Singing With Parkinson’s: Therapeutic Benefits and Potential

This April, we at the George Center for Music Therapy are thrilled to be partnering with The Alchemy Sky Foundation for our inaugural season of Singing with Parkinson’s! Singing with Parkinson’s is a unique choral experience designed to address various symptoms of Parkinson’s Disease (PD) in an engaging, holistic approach. The program is designed by Neurologic Music Therapists to specifically meet the individual needs of participants with PD, and promises to be a source of community, fun and treatment for all participants. (For more information on the kinds of music we’ll be doing, check in with our next write up in a couple of weeks!)

PD is a neurodegenerative disorder that primarily manifests through impaired motor abilities for those with the diagnosis. Individuals with PD frequently experience a variety of movement-related symptoms, include tremor, gait dysregulation, bradykinesia (slower-than-normal movement), impaired speech production, difficulty swallowing, and muscle rigidity. In addition, individuals with PD are at risk for mood disorders, including depression and anxiety (Tan, 2012), which can further affect quality of life for the individuals and their families. As of 2018, there are approximately one million Americans with a diagnosis of PD.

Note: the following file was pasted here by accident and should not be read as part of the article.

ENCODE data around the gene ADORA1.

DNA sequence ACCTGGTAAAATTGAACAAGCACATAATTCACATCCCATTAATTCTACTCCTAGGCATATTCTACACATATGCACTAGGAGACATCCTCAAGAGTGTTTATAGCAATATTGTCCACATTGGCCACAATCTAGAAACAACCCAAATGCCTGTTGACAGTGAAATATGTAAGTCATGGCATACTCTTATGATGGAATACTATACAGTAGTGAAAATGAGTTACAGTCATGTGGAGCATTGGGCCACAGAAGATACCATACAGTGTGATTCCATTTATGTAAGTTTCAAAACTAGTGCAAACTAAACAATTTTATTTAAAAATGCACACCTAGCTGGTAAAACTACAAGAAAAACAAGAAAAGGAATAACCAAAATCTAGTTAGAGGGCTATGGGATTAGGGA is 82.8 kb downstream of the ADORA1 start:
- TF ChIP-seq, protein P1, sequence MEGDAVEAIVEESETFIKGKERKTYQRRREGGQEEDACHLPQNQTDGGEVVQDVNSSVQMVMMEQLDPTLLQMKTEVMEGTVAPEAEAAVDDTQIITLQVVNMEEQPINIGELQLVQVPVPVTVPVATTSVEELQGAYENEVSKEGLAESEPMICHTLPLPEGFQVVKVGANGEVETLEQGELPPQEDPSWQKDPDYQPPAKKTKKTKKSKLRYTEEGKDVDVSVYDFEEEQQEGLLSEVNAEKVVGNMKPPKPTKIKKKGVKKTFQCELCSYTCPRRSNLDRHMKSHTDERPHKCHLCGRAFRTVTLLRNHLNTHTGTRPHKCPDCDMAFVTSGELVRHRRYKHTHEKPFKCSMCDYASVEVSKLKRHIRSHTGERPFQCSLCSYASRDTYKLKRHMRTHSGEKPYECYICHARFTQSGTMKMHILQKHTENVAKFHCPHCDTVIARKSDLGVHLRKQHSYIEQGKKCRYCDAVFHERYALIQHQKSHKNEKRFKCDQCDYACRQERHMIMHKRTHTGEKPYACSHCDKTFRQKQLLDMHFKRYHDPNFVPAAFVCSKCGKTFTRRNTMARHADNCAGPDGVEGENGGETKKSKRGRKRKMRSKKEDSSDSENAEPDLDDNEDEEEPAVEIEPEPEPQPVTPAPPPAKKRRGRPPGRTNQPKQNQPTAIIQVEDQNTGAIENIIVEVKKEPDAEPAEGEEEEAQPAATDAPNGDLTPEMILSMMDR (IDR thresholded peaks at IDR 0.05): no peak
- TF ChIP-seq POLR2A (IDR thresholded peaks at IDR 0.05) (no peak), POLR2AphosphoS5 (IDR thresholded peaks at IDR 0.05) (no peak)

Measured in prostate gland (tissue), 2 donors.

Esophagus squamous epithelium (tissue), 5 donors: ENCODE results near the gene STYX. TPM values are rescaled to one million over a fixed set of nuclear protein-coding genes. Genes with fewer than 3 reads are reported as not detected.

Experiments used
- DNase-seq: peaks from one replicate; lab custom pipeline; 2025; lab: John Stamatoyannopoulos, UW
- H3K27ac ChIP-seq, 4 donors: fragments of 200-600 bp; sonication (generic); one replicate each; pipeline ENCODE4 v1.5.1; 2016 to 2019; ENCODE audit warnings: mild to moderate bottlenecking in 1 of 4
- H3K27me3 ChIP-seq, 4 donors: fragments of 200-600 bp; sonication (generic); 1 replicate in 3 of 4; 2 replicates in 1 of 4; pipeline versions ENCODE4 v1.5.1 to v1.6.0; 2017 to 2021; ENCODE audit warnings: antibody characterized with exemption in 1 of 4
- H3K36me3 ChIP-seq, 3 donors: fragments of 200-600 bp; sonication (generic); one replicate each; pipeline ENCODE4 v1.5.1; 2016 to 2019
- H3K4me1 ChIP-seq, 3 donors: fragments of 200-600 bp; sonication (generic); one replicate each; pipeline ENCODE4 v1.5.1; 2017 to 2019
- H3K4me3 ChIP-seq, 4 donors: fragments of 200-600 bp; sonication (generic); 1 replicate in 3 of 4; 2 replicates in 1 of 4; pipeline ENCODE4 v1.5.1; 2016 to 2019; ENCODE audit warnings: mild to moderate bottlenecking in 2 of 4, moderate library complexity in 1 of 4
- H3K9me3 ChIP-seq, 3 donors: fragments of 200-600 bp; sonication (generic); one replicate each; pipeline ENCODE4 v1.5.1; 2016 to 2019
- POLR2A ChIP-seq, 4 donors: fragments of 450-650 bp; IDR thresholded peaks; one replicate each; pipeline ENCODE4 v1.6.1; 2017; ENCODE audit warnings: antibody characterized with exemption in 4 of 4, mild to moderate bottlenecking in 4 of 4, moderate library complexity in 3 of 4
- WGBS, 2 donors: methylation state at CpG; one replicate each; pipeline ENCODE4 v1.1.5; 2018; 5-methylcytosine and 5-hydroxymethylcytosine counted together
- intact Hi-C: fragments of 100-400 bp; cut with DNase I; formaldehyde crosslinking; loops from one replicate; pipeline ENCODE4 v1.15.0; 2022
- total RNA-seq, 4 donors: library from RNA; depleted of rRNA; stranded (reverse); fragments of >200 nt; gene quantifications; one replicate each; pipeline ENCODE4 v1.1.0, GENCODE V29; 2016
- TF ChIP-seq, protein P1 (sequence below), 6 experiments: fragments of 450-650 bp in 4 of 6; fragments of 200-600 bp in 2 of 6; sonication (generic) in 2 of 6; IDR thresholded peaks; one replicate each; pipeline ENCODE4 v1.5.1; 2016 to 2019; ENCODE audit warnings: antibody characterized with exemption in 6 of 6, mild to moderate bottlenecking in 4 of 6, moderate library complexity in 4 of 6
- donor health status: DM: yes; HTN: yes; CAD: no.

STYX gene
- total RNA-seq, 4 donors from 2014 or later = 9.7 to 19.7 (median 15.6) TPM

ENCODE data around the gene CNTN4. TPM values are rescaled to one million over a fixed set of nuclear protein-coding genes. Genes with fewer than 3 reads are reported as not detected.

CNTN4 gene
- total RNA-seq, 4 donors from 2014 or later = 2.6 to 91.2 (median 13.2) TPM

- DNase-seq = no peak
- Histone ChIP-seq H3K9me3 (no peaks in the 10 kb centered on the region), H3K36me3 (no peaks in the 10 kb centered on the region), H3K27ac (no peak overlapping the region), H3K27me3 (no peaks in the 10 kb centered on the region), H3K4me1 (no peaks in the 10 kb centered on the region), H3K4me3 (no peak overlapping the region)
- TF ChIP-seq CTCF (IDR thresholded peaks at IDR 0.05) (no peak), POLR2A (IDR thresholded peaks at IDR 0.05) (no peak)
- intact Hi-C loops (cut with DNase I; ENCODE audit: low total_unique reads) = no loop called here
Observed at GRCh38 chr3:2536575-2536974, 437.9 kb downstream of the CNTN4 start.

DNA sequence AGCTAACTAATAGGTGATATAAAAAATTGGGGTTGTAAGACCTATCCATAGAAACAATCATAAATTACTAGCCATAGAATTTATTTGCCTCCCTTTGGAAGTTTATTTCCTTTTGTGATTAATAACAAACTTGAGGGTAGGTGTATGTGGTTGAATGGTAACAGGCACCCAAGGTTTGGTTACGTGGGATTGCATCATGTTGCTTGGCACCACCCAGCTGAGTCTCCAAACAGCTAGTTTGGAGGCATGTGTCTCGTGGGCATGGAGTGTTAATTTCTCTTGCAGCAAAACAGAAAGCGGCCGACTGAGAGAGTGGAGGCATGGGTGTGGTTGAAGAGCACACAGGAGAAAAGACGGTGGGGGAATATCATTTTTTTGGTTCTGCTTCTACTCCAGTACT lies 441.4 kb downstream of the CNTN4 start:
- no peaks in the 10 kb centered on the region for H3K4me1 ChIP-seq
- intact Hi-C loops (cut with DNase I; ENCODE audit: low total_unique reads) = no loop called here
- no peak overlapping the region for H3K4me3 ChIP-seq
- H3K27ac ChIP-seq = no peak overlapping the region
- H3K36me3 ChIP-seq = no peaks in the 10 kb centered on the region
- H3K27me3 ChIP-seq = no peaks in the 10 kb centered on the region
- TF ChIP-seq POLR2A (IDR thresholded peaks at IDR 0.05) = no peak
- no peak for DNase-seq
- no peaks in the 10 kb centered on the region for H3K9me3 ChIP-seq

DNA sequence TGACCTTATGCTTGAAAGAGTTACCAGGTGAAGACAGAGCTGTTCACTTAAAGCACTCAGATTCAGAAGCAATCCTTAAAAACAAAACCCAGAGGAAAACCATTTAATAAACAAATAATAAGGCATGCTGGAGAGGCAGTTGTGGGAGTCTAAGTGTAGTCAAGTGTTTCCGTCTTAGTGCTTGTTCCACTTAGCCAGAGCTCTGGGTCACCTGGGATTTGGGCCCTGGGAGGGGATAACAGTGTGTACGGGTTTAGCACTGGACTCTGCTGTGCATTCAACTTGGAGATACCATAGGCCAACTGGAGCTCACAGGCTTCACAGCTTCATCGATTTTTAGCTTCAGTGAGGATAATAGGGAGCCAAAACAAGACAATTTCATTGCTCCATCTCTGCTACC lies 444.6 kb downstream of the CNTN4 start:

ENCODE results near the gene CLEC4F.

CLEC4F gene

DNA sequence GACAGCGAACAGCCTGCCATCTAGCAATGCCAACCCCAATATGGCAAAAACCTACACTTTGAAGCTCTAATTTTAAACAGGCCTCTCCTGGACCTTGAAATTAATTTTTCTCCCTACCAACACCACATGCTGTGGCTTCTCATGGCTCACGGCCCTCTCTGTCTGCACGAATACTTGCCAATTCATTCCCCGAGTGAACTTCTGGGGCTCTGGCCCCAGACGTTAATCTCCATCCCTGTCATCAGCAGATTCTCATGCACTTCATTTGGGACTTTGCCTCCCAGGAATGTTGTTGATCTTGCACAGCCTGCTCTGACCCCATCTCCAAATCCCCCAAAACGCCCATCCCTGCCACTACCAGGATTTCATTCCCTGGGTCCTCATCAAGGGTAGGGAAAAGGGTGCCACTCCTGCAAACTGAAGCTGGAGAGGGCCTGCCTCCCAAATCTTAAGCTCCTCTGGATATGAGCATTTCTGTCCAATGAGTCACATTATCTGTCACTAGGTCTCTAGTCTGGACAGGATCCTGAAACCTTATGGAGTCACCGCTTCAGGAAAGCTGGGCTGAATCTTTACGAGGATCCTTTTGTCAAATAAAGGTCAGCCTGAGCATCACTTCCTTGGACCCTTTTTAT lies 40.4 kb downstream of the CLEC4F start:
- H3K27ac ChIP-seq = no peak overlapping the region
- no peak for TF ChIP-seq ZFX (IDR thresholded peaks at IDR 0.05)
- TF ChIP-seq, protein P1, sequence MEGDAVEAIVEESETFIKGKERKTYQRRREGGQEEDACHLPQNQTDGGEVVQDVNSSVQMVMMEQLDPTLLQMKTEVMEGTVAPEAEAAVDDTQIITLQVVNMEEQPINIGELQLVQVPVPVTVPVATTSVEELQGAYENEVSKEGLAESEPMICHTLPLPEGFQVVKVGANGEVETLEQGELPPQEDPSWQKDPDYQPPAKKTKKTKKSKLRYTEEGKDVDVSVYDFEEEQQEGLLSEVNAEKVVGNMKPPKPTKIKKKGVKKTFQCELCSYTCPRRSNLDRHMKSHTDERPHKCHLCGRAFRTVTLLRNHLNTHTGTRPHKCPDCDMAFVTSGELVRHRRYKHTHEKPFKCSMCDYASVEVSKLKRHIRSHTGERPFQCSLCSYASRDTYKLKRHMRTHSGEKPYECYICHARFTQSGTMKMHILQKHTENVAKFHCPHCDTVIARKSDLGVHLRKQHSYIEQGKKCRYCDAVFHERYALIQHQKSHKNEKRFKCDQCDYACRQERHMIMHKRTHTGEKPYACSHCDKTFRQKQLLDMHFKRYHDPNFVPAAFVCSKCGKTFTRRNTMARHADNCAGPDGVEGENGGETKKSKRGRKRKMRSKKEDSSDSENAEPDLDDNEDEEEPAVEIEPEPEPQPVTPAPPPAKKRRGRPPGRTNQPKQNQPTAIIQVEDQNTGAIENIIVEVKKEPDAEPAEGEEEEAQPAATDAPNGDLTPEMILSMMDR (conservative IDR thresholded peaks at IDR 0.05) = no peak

Fortunately, there is a vast body of research supporting the use of music therapy to address these various symptoms. Studies have shown that music accesses various areas of the brain, and that rhythm synchronizes neural and motor activity in humans in general, regardless of diagnosis. This means that your body has an innate response to music, and is activated to respond in predictable ways based on musical input and interaction. Music therapy, and Neurologic Music Therapy in particular, use these intrinsic responses to facilitate both neural rehabilitation and motor regulation. In relation to PD, research shows that music therapy is an effective means addressing multiple symptoms, including improving gait regulation (Lindaman and Abiru, 2013), reducing bradykinesia (Pacchetti et al., 2000), facilitating speech production (Yinger & LaPointe, 2012), and decreasing mood disturbances and depression (Raglio et al., 2015), to name a few.